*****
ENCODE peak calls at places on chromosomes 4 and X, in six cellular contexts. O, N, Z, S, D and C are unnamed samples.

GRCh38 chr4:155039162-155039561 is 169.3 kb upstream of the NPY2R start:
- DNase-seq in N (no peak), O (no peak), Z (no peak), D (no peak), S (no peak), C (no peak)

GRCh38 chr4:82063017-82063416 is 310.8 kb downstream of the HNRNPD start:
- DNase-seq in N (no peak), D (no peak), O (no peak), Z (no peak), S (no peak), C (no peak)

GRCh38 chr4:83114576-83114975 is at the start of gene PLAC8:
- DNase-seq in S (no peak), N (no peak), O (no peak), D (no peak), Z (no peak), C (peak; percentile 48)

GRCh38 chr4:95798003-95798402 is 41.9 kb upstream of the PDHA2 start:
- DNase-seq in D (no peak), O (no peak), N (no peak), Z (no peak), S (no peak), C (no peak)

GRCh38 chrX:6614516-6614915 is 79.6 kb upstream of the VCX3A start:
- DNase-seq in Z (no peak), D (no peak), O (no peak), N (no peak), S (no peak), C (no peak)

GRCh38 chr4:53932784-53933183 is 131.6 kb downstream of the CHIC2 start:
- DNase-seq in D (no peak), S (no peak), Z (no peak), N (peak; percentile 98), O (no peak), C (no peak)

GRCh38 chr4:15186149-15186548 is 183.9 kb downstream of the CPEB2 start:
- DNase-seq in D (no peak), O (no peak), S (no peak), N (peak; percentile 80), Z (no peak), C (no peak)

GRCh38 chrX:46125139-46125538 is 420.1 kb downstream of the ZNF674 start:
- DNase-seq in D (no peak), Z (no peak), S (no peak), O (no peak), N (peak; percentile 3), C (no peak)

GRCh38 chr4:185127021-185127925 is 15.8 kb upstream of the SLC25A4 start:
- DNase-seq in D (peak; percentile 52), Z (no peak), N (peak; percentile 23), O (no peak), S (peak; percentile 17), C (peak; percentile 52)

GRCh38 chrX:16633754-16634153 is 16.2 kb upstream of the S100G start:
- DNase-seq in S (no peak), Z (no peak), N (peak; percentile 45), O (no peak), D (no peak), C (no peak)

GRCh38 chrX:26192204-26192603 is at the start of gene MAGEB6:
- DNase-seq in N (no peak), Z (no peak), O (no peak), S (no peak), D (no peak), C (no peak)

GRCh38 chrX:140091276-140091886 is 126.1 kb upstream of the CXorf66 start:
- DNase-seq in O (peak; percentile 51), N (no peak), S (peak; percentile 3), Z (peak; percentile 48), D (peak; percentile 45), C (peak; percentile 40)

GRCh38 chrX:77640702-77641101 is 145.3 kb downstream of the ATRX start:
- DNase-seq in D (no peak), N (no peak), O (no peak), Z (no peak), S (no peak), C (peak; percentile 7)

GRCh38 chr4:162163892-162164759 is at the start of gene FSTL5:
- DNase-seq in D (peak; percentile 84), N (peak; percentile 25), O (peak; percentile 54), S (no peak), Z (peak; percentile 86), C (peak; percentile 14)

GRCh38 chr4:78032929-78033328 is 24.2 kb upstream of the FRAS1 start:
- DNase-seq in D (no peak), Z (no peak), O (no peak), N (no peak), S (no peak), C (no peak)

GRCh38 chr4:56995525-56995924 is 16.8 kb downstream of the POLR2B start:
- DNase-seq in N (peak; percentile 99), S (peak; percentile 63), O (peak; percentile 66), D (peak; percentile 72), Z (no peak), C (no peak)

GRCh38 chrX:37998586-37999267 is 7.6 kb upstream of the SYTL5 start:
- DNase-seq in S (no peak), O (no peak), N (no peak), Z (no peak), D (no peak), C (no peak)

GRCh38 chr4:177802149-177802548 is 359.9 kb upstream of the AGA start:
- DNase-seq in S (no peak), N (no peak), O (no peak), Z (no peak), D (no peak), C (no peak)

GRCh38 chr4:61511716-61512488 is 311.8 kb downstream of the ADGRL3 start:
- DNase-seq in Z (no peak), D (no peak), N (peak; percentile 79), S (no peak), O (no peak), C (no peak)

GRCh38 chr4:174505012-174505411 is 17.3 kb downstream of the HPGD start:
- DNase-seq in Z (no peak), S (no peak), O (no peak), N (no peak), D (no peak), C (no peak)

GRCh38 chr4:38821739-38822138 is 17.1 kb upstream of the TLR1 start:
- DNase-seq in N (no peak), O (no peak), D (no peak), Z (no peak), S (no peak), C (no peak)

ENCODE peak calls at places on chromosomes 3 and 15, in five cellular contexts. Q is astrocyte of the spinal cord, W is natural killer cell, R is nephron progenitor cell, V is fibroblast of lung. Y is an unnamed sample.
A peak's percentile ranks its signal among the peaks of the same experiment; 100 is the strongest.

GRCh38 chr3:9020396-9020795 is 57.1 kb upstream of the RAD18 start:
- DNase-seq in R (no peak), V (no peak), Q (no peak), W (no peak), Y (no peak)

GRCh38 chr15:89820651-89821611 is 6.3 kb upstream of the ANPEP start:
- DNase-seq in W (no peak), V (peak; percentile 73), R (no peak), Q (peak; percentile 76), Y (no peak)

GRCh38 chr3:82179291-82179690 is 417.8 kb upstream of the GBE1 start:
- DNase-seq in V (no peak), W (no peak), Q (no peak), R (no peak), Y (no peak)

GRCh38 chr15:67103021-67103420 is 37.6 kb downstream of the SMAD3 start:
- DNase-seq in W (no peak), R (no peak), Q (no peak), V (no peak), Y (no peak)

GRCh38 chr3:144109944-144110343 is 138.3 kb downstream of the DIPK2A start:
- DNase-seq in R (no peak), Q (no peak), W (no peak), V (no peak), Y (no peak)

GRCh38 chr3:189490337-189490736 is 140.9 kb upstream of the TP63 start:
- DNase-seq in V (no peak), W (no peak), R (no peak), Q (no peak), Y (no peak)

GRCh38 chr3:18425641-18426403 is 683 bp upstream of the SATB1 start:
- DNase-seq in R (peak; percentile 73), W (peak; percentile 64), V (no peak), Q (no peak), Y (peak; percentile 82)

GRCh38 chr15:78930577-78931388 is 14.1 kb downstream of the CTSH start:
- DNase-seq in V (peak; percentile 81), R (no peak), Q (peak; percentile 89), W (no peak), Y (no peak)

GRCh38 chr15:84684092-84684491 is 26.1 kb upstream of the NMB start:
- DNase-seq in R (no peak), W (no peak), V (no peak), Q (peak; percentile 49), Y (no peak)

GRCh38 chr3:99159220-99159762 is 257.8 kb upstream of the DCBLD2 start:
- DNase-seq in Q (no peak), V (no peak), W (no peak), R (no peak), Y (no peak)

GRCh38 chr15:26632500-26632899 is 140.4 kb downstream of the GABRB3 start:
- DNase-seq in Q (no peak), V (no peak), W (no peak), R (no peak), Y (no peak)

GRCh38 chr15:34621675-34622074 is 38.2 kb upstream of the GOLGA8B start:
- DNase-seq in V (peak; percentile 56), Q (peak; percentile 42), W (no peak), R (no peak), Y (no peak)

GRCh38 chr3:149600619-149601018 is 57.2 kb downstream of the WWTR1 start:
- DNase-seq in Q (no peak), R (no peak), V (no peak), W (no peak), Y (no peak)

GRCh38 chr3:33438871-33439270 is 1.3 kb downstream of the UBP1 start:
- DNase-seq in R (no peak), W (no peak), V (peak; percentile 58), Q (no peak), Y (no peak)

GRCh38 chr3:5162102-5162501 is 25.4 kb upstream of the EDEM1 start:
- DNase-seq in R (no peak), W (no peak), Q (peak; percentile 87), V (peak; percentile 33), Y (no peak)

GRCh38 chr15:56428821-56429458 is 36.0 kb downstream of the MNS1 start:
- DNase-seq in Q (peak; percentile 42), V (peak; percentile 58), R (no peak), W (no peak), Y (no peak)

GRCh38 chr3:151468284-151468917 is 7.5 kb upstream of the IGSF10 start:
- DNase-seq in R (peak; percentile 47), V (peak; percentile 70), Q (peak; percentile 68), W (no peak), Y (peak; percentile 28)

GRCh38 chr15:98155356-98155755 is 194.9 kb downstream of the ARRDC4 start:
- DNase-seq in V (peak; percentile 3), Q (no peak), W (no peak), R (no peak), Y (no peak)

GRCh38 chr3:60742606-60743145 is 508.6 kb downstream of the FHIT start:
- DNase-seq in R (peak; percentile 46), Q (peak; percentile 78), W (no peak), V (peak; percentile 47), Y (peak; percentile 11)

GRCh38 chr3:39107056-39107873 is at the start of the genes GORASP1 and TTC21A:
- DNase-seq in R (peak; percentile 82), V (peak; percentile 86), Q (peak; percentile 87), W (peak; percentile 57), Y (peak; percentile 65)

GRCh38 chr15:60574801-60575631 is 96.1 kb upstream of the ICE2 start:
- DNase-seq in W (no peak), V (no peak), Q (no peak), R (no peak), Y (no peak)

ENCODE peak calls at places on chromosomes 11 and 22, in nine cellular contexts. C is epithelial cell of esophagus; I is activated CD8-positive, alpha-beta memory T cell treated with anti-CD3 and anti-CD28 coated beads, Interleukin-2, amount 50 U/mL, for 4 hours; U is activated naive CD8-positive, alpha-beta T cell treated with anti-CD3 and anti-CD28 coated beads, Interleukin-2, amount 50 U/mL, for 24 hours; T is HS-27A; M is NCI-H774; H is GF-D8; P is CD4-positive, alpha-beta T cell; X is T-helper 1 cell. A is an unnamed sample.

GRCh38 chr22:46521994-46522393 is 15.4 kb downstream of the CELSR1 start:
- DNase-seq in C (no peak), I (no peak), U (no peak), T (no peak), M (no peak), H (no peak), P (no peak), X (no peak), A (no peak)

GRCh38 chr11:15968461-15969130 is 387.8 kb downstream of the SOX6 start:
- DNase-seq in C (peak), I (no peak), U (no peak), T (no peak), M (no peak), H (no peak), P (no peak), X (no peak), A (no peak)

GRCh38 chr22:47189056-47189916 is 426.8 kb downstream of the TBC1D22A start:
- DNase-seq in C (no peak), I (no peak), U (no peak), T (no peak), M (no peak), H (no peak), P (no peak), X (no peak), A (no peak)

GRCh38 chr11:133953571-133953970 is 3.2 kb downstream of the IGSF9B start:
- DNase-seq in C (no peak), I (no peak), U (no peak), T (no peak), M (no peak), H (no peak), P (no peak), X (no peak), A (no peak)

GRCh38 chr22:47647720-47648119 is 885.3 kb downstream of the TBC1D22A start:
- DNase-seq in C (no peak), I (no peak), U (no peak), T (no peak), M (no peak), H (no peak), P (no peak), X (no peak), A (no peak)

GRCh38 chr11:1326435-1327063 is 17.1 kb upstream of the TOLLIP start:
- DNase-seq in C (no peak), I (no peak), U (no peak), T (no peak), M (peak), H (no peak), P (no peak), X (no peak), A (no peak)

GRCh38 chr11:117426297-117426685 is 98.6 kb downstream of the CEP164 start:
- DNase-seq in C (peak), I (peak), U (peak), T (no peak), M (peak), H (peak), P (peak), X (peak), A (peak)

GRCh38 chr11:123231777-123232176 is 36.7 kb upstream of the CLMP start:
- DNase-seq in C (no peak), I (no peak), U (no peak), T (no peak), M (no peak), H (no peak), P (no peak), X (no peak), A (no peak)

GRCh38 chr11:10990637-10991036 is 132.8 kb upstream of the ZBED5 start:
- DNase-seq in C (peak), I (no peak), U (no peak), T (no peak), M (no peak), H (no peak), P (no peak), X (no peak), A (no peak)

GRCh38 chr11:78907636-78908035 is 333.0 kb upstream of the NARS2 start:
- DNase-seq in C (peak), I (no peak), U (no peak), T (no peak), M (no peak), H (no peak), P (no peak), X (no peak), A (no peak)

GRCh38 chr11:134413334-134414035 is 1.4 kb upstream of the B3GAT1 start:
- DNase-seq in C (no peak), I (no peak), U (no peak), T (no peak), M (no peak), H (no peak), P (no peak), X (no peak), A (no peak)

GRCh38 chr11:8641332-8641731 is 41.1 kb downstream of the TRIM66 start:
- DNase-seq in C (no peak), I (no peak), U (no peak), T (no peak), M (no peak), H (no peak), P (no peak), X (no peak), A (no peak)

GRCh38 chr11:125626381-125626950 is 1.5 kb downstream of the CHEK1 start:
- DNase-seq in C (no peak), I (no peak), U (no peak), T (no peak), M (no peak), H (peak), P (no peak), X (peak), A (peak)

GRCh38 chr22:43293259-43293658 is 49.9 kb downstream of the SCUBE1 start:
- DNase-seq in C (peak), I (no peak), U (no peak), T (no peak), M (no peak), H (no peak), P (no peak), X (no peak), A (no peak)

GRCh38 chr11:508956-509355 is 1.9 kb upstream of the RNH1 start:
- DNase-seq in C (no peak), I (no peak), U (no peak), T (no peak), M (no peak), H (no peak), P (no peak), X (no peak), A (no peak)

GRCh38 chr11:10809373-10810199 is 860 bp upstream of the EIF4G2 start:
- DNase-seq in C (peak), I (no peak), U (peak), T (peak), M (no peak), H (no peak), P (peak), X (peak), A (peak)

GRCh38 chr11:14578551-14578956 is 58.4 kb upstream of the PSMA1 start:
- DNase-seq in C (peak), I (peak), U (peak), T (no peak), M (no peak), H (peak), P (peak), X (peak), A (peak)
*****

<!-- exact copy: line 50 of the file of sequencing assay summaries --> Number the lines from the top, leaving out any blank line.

GRCh38 chr3:82179291-82179690 is 417.8 kb upstream of the GBE1 start: